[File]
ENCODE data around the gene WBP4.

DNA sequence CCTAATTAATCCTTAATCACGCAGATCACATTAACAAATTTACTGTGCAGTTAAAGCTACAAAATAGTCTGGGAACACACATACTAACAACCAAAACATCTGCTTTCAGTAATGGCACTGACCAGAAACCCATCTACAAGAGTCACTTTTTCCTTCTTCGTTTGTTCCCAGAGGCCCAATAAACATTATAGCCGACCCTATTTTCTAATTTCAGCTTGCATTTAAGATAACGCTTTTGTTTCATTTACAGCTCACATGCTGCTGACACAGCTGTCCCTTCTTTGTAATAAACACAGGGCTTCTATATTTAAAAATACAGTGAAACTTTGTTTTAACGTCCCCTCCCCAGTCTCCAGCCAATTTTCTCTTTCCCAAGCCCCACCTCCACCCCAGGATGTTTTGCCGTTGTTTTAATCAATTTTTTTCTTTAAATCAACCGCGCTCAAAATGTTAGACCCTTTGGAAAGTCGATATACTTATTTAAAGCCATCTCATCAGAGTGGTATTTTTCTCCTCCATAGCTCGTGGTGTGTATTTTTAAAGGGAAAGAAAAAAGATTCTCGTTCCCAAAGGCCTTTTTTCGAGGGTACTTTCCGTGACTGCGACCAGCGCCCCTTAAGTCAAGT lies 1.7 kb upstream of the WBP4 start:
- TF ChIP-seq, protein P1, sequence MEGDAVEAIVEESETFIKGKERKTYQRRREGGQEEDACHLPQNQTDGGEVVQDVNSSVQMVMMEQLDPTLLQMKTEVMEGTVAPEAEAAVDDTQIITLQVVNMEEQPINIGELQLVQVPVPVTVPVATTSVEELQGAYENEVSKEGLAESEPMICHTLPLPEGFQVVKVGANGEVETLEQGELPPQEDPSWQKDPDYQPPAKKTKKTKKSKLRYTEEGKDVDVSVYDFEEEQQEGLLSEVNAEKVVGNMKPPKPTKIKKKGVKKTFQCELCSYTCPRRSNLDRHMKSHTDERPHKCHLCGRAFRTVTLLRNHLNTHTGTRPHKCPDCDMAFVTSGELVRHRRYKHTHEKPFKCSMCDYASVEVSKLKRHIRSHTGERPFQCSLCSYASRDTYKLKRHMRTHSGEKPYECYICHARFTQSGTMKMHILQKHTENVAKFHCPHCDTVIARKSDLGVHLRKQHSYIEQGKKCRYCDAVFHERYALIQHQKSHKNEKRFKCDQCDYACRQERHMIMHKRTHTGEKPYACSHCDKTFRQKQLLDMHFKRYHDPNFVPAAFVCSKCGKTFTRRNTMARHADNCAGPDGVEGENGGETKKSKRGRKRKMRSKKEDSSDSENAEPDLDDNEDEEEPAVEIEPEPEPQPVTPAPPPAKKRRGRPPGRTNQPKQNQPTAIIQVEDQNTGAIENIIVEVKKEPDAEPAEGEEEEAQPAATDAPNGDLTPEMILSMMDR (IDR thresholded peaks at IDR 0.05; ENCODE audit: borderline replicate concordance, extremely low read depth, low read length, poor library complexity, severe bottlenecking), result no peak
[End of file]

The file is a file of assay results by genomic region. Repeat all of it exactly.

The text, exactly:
ENCODE data around the gene WBP4.

DNA sequence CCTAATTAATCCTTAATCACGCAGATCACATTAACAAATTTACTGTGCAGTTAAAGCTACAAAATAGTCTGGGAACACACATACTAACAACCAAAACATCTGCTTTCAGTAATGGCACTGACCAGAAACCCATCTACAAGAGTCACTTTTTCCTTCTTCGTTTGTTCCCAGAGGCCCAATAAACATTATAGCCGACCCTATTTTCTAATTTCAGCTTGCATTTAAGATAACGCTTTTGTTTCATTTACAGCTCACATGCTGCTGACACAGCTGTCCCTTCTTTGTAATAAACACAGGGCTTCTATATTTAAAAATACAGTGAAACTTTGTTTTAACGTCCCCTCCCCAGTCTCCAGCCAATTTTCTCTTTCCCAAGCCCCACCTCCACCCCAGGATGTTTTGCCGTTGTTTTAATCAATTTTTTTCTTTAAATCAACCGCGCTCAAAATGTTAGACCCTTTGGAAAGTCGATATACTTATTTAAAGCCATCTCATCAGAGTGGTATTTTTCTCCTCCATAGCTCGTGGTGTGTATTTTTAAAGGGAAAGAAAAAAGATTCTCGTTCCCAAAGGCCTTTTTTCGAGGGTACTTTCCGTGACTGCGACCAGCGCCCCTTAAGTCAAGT lies 1.7 kb upstream of the WBP4 start:
- TF ChIP-seq, protein P1, sequence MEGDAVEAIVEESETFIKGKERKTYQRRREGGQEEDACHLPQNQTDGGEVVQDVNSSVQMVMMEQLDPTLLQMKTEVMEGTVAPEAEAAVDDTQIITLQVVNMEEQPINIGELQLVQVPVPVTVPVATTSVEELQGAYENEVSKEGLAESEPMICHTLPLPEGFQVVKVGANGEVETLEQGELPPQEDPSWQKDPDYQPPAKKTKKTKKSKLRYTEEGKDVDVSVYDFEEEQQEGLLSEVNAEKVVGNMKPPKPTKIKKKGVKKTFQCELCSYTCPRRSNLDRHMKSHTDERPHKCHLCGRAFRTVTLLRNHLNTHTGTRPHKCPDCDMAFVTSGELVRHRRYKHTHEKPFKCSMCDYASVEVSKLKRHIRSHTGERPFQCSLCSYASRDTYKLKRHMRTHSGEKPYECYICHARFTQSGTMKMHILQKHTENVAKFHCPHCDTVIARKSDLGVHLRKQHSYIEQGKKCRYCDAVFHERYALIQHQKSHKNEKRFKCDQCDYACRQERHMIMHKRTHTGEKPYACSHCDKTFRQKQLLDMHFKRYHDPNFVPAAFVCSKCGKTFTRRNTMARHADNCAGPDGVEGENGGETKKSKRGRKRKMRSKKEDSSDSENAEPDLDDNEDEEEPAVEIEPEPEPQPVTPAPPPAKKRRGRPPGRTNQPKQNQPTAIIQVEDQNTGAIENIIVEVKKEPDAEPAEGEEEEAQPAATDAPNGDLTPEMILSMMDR (IDR thresholded peaks at IDR 0.05; ENCODE audit: borderline replicate concordance, extremely low read depth, low read length, poor library complexity, severe bottlenecking), result no peak